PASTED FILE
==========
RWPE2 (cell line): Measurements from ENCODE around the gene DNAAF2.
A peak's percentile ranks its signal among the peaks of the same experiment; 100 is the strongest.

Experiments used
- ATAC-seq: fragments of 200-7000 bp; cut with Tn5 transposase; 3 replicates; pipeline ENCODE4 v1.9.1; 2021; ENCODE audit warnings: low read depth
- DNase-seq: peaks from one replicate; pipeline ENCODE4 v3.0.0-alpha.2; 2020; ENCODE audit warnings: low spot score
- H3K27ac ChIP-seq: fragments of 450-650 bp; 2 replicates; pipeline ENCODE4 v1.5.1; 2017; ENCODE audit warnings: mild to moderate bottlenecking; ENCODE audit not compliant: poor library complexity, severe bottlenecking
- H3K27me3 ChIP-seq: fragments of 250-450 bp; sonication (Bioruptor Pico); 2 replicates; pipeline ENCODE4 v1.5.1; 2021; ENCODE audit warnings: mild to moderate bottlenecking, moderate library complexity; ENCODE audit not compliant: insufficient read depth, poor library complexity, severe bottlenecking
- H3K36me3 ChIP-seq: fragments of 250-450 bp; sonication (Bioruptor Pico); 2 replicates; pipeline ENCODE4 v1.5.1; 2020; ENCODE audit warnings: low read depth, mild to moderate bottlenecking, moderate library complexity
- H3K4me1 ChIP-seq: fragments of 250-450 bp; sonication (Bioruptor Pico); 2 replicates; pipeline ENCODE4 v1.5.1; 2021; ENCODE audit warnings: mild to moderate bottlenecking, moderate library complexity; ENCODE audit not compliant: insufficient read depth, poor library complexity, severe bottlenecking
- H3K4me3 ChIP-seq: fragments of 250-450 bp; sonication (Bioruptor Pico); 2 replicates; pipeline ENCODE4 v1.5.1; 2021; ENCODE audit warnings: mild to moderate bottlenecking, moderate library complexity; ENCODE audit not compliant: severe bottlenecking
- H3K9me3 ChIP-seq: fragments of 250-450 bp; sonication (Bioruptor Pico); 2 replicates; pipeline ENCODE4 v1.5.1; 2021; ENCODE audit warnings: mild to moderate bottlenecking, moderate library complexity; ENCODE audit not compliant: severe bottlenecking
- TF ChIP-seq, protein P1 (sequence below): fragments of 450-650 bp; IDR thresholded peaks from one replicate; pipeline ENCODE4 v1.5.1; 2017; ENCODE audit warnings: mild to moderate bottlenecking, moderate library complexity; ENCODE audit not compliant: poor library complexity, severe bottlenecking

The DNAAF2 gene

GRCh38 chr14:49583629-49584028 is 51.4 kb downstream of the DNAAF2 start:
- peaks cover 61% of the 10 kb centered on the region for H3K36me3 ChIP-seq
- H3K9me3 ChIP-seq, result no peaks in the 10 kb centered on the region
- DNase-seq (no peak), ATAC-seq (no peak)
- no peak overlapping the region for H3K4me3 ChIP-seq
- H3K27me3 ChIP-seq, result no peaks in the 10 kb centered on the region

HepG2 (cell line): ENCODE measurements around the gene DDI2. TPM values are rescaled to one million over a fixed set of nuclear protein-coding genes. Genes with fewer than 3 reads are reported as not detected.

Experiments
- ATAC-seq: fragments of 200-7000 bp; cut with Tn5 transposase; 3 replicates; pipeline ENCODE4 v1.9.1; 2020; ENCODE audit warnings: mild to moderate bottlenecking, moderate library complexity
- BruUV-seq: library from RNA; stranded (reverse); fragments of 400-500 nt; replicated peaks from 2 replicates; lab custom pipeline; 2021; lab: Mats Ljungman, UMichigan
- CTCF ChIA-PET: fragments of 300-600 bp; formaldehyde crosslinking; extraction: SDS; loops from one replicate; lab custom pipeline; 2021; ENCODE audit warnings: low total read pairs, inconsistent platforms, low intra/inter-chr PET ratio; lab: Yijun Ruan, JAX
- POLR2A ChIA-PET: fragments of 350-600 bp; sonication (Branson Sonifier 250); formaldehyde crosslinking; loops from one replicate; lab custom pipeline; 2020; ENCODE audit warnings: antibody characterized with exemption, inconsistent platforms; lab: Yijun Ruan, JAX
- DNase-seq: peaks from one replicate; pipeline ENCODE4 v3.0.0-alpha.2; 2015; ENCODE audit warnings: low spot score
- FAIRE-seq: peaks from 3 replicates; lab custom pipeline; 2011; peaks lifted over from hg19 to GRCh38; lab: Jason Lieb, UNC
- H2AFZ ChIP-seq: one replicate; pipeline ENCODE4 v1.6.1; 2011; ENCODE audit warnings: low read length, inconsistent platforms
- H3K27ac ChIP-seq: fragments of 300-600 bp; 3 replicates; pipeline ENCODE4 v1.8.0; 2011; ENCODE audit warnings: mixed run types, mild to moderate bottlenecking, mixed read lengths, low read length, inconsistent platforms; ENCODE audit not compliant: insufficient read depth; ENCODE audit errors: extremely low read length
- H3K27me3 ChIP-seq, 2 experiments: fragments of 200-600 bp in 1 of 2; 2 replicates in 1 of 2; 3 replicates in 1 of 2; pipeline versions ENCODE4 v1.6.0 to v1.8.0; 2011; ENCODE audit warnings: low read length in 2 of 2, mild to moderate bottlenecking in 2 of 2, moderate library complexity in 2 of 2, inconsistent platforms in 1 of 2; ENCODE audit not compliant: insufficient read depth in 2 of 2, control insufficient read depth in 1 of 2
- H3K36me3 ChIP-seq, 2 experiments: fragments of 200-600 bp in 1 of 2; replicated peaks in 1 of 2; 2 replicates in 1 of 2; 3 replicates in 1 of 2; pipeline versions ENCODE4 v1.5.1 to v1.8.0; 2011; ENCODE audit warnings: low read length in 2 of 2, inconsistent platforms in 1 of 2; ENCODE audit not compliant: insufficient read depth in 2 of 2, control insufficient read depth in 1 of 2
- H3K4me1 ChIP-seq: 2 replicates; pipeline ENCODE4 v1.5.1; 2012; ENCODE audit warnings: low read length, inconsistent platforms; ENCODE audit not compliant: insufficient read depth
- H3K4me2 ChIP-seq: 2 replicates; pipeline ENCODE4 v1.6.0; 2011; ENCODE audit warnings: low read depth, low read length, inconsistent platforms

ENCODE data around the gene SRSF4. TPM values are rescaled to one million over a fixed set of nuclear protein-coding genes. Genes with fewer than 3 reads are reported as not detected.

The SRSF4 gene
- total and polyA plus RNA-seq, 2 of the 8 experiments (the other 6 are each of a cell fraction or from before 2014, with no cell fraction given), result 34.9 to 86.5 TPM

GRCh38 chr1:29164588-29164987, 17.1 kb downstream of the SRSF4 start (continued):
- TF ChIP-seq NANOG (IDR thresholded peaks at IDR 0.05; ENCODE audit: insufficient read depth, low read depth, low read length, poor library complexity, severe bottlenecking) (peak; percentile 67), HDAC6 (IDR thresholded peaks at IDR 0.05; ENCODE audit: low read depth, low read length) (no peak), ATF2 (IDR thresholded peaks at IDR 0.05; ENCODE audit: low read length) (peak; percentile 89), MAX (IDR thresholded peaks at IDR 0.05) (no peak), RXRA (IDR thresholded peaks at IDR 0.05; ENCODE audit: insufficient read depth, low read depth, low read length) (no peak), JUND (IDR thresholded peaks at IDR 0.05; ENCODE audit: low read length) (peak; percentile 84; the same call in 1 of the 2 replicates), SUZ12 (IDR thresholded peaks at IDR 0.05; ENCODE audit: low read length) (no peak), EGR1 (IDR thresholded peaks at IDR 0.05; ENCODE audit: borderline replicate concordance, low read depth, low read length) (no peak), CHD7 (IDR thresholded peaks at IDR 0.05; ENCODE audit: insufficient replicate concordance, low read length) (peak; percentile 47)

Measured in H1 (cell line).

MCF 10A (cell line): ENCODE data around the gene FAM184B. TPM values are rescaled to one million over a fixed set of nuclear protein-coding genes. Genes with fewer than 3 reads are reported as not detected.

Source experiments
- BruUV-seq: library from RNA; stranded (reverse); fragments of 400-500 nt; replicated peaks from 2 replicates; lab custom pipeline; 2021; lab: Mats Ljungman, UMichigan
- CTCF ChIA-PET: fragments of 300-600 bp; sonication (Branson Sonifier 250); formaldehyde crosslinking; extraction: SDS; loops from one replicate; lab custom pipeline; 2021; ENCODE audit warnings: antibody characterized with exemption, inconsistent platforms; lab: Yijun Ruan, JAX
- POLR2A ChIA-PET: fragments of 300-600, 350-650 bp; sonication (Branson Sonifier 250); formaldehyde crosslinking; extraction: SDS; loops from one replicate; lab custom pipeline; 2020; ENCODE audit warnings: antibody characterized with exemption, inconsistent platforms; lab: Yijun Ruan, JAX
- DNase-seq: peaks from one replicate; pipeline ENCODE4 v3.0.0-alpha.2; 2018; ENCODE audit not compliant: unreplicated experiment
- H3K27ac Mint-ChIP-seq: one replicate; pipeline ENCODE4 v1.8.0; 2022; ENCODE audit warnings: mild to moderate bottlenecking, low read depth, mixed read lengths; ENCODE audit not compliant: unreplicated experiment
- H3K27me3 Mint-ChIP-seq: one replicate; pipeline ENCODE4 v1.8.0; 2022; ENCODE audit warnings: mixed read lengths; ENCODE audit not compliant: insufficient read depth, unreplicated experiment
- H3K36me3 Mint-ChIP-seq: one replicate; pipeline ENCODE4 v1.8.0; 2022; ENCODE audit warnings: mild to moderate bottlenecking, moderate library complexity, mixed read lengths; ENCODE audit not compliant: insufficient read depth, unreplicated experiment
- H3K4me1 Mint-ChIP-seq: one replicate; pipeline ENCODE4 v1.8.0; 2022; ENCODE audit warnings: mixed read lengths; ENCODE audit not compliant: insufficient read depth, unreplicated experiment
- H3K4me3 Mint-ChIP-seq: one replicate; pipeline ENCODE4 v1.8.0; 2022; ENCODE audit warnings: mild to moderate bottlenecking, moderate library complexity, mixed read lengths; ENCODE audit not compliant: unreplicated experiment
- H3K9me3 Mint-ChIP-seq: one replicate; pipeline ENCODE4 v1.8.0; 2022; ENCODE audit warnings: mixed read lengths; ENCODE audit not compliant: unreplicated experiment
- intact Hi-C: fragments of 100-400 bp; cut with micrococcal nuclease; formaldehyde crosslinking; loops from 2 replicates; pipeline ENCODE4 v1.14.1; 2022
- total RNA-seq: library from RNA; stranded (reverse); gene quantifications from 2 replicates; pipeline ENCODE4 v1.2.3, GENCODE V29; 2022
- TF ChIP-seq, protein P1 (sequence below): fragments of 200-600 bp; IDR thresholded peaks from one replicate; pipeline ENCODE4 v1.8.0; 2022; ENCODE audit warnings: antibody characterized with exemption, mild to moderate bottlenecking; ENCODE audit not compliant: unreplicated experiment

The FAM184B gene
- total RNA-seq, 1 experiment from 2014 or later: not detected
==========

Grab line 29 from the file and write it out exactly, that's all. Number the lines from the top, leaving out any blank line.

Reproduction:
- H3K27ac ChIP-seq: fragments of 300-600 bp; 3 replicates; pipeline ENCODE4 v1.8.0; 2011; ENCODE audit warnings: mixed run types, mild to moderate bottlenecking, mixed read lengths, low read length, inconsistent platforms; ENCODE audit not compliant: insufficient read depth; ENCODE audit errors: extremely low read length